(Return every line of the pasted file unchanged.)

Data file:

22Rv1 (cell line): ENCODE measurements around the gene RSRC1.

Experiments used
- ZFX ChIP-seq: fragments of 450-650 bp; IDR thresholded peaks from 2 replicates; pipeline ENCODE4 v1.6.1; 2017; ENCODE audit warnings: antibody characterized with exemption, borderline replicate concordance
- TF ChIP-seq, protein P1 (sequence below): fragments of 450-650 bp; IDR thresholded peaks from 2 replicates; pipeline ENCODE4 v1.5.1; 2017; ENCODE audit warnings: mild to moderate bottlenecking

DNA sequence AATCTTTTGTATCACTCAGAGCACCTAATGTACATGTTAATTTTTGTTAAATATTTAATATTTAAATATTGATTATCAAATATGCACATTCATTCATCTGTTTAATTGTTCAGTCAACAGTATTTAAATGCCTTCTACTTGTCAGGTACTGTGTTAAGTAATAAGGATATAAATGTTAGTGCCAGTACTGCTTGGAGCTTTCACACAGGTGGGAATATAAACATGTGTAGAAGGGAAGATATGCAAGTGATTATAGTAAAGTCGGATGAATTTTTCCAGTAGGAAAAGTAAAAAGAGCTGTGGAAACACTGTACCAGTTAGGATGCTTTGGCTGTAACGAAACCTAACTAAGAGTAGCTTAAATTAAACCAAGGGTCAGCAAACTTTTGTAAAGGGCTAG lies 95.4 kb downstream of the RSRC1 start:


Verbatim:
22Rv1 (cell line): ENCODE measurements around the gene RSRC1.

Experiments used
- ZFX ChIP-seq: fragments of 450-650 bp; IDR thresholded peaks from 2 replicates; pipeline ENCODE4 v1.6.1; 2017; ENCODE audit warnings: antibody characterized with exemption, borderline replicate concordance
- TF ChIP-seq, protein P1 (sequence below): fragments of 450-650 bp; IDR thresholded peaks from 2 replicates; pipeline ENCODE4 v1.5.1; 2017; ENCODE audit warnings: mild to moderate bottlenecking

DNA sequence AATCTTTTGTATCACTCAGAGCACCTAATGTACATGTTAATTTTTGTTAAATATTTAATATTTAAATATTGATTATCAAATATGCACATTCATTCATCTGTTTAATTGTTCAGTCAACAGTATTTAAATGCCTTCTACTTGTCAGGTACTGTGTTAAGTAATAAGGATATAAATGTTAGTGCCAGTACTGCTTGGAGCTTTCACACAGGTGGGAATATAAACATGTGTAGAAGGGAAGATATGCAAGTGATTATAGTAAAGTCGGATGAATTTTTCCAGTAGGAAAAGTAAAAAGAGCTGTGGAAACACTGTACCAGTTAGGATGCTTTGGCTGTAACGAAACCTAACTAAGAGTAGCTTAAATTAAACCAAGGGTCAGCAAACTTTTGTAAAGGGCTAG lies 95.4 kb downstream of the RSRC1 start: